Bohea, Congou, Singlo, Hyson, Souchong. One could be forgiven for guessing these to be “far away places with strange-sounding names” of the kind alluded to in the classic Bing Crosby song.
In truth, they are the names of teas once popular in early America that have faded into relative obscurity. But those teas and the stories behind them may yet be rescued from the dusty pages of history if Kyle Brown, the founder and owner of local tea purveyor Oliver Pluff & Company, has his way.
When Brown started Oliver Pluff in 2009, he had little inkling of the unusual path the company would soon take. After six years of overseas relief work, he had developed an appreciation of tea culture around the world, and those experiences inspired him to start a company focused on selling a product specifically tailored for Southern-style iced tea. But it was a chance meeting a couple of years later that opened his eyes to the niche market of historical teas.
Representatives of the Colonial Williamsburg Foundation approached Brown at a trade show and ordered some of his iced tea product. About six weeks later, they contacted him again to ask if Oliver Pluff would be interested in supplying the Colonial teas they sold, as their previous vendor had gone out of business. Brown jumped at the chance, and the rest, as they say, is history.
And lots of it. Brown has spent many long hours over the years researching the tea trade in early America. He has primarily relied upon Google Books and other online resources that often provide direct access to original source material such as East India Company correspondences.
Not surprisingly, Brown has found a strong connection between the early tea trade and Charleston. The Holy City, New York, Boston and Philadelphia represented the four major ports of entry for Colonial tea imports. Little wonder then that Charleston staged its first revolutionary “tea party” even before Boston's more famous one. The tea seized on Charleston's docks in 1773 in response to the British Tea Act was stored in the Old Exchange and then sold a couple of years later to help fund the Revolution. Subsequent protests in Charleston simply dumped the tea into the harbor.
Despite the setbacks imposed on the tea trade by the Revolutionary War, Americans' thirst for tea continued to grow.
According to Dave Wang in an article for the 2011 Virginia Review of Asian Studies about China's cultural influence on the United States, “The Chinese-American tea trade increased steadily after 1785. With the increase of population and wealth, the American people demanded larger and larger quantities of tea.”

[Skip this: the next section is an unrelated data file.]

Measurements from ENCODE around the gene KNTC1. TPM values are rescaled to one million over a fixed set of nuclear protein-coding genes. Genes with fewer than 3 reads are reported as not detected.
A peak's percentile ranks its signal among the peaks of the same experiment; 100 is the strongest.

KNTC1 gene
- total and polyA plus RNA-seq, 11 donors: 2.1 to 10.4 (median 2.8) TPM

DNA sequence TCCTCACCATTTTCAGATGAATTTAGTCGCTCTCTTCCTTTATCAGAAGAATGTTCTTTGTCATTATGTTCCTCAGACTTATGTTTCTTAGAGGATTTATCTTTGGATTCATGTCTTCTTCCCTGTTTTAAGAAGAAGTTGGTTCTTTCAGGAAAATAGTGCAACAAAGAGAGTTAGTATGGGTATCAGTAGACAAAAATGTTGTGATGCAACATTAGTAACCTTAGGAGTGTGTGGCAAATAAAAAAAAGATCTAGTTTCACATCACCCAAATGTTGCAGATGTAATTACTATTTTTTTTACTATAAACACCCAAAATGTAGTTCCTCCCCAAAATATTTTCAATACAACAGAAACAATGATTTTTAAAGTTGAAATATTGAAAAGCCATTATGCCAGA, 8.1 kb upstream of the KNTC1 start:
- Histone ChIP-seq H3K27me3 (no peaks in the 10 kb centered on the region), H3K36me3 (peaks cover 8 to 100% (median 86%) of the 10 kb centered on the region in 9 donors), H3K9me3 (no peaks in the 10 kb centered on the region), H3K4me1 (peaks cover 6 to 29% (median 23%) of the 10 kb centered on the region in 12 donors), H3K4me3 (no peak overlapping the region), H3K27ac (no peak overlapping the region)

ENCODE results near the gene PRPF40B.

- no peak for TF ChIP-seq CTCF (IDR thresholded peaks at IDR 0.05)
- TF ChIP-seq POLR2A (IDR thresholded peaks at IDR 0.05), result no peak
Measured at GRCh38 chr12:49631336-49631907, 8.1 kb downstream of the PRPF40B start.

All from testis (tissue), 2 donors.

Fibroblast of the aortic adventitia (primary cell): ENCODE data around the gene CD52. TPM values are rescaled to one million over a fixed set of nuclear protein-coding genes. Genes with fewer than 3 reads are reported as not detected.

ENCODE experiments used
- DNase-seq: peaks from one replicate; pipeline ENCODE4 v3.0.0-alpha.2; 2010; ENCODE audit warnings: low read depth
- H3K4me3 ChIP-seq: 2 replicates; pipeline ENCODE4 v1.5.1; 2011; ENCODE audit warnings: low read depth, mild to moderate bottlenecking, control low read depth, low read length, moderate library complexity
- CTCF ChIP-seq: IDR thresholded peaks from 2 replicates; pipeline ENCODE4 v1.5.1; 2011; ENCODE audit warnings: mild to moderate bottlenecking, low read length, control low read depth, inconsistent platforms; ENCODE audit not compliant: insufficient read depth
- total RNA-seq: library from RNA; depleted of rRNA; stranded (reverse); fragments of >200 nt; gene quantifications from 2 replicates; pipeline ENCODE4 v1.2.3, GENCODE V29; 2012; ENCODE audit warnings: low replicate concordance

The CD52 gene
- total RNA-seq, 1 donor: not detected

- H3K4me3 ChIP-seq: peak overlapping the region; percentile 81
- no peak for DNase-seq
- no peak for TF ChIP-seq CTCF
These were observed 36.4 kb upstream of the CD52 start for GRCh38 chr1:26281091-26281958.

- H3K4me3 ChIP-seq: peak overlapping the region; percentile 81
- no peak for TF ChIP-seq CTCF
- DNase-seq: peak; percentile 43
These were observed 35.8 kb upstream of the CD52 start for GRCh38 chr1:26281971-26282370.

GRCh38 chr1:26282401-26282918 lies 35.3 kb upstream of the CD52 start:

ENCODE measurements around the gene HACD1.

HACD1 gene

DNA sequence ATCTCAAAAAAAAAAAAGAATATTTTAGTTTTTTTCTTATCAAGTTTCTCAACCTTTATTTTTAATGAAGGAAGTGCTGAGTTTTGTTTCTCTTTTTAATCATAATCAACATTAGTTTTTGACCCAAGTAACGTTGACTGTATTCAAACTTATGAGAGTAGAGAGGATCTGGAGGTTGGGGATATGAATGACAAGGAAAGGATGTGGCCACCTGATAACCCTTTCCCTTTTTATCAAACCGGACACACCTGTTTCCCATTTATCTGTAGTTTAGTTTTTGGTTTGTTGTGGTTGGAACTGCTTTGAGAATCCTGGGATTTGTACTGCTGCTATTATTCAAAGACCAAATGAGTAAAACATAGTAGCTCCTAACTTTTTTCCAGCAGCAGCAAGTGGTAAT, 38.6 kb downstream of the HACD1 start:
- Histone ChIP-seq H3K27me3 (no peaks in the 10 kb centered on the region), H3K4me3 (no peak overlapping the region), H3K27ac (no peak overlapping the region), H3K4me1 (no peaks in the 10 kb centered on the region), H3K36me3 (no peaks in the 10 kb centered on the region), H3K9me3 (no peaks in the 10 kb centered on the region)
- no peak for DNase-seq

By the turn of the 20th century, however, interest in traditional teas had waned along with the practice of taking afternoon tea, a long and dearly held custom in Charleston. University of South Carolina professor and food historian David Shields believes this decline resulted from the increasing popularity of iced tea and “the alteration of female sociability from a home-based gathering to women's clubs meeting in semi-public venues.”
Now there are growing signs of revived interest in historical teas and tea-ways, and Brown's radar is finely tuned to them.
Oliver Pluff's teas are currently carried at more than 200 historic sites across the country, from Monticello to Yosemite National Park. “Tea marries really well with history,” he says, “and that's really what we're about.”
Oliver Pluff's historical approach to tea perhaps finds its greatest expression in the Bohea it sells. The word Bohea (BOO-hee) is itself a moving target, having at various times referred to a specific variety of Chinese tea, early America's favorite tea blend, or just tea in general.
Brown focused on Bohea as a tea blend when he developed his product. His research led him to a combination of Pekoe, Orange Pekoe, and Souchong leaves, blended by hand at the company's Charleston warehouse.
The result is a smooth, full-bodied infusion with a slight smokiness. It's perhaps the perfect gateway tea for a devoted coffee drinker. As such, it eschews tea's reputation as a contemplative drink and serves as a further reminder of a bygone age when the South Carolina Gazette, reporting on a cargo seized by revolutionaries in Charleston in 1774, called tea a “mischievous drug.”
Customers buying Bohea or other Oliver Pluff teas from the company's website might be surprised to discover they've been invoiced for a “King George III tea tax.” Each order also includes an information sheet with a depiction of the original tea tax stamp and a short excerpt from the Tea Act itself. Brown notes some of the Act's language is offensive even today and brings home the experience of Colonists chafing beneath the rule of a tyrant an ocean away.
“The surprising thing is how many people enjoy paying it,” he says. The “tax” amounts to only a few pennies per order. “But at some point, we may decide to remit the revenues that we collect to the U.K.”